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CicLAvia improves air quality in LA neighborhoods, study finds

Cyclists walk their bikes through an intersection of downtown Los Angeles on Sunday, Oct. 18, 2015. Six miles of streets in and around downtown Los Angeles were closed to motor vehicles as the city's fifth anniversary celebration of the CicLAvia festival opened the lanes to cyclists, skaters and pedestrians.
Richard Vogel/AP
Cyclists walk their bikes through an intersection of downtown Los Angeles on Sunday, Oct. 18, 2015. In a study released the next day, UCLA researchers said such events can reduce the level of particulate pollution by as much as half.

Thousands of people biked, skated and walked the streets in and around downtown Los Angeles Sunday, breathing in the fresh air — at least, fresher air.

In a study released Monday, researchers at the UCLA Fielding School of Public Health said events like CicLAvia — in which residents are encouraged to ditch their cars and use alternative forms of transportation, such as public transit, biking or walking — may actually improve local air quality.

L.A.'s air quality is notoriously bad, and research has shown that fumes from all of the vehicles choking our streets increase residents' risk for respiratory and cardiovascular disease, researchers said.

The study's authors looked at last October's CicLAvia in downtown L.A. and found that air pollution was significantly reduced along the route and even on other streets in the communities where the event was held.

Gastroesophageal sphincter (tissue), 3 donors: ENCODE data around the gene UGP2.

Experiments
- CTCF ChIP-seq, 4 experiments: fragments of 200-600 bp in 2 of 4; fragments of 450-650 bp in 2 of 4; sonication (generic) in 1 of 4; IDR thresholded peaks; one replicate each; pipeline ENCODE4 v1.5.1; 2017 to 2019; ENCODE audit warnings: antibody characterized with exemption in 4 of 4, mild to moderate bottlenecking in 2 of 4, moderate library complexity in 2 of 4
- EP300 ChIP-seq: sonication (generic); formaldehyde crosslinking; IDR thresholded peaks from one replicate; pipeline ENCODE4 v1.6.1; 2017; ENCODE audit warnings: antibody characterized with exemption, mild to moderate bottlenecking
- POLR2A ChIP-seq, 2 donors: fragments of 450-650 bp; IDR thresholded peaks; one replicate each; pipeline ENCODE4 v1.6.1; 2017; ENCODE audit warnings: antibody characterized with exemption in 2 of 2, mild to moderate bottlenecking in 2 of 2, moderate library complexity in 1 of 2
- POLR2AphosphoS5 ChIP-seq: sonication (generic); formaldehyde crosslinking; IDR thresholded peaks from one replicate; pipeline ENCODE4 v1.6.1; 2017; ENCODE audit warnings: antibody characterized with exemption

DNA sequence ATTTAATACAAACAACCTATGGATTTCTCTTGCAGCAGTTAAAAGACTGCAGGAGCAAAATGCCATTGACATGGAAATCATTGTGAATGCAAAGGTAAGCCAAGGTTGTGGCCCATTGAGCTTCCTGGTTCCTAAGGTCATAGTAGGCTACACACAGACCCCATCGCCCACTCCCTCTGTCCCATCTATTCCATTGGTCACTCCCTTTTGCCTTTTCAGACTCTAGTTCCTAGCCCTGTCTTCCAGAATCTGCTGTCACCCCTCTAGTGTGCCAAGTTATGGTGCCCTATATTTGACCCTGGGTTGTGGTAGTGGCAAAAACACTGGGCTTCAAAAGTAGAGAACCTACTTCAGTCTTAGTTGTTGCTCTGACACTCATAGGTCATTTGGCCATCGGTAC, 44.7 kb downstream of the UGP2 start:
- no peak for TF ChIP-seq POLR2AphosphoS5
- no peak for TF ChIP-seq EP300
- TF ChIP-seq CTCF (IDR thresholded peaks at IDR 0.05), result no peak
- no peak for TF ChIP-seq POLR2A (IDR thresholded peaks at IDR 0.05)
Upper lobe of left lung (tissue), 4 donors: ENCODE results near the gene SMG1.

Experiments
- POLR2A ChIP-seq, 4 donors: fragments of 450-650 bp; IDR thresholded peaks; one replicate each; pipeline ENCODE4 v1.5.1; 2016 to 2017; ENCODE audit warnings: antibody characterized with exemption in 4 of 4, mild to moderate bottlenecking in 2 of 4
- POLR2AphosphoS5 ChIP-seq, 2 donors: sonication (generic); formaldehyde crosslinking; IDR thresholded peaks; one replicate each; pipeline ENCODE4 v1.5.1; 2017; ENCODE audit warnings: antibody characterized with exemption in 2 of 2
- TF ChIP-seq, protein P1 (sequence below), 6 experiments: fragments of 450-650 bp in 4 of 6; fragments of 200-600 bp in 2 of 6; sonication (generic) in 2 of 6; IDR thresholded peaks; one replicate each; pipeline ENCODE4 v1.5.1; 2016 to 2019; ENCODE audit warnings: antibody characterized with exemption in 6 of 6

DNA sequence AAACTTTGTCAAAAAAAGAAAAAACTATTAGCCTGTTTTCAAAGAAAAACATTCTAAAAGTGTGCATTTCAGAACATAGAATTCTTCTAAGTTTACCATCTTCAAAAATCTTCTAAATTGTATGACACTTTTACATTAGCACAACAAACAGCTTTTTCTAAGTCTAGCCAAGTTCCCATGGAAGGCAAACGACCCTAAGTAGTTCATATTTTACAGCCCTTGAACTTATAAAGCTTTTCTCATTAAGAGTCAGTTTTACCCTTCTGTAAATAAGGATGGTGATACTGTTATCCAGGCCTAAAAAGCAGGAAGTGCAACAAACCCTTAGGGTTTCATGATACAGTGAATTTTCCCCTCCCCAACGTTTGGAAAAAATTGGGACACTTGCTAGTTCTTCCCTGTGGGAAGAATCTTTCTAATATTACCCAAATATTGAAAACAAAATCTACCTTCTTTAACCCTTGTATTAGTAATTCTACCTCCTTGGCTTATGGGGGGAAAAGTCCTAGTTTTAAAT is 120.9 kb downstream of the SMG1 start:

The route studied was similar to the one held this past weekend and included the neighborhoods of Echo Park, Chinatown, Boyle Heights and East L.A.

"Downtown and East Los Angeles, in fact, are among the California communities with the worst environmental conditions according to an Office of Environmental Health Hazard Assessment report; both rank among the state's bottom 10 percent," the researchers said in a prepared statement.

The researchers took air quality samples along the closure route and compared those to samples taken at the same locations in the weeks before and after the event.

They found the level of particulate pollution during the event was nearly half what it was on days with normal vehicle traffic.

There was even a 12 percent drop in surrounding streets still open to cars.

The researchers acknowledged the sample size was small and that more testing is necessary to confirm their findings, but they said the results — published in the journal Environmental Pollution — underscore the amount of air pollution coming from cars and trucks.

The study's authors said efforts to encourage cleaner forms of transportation can only help public health.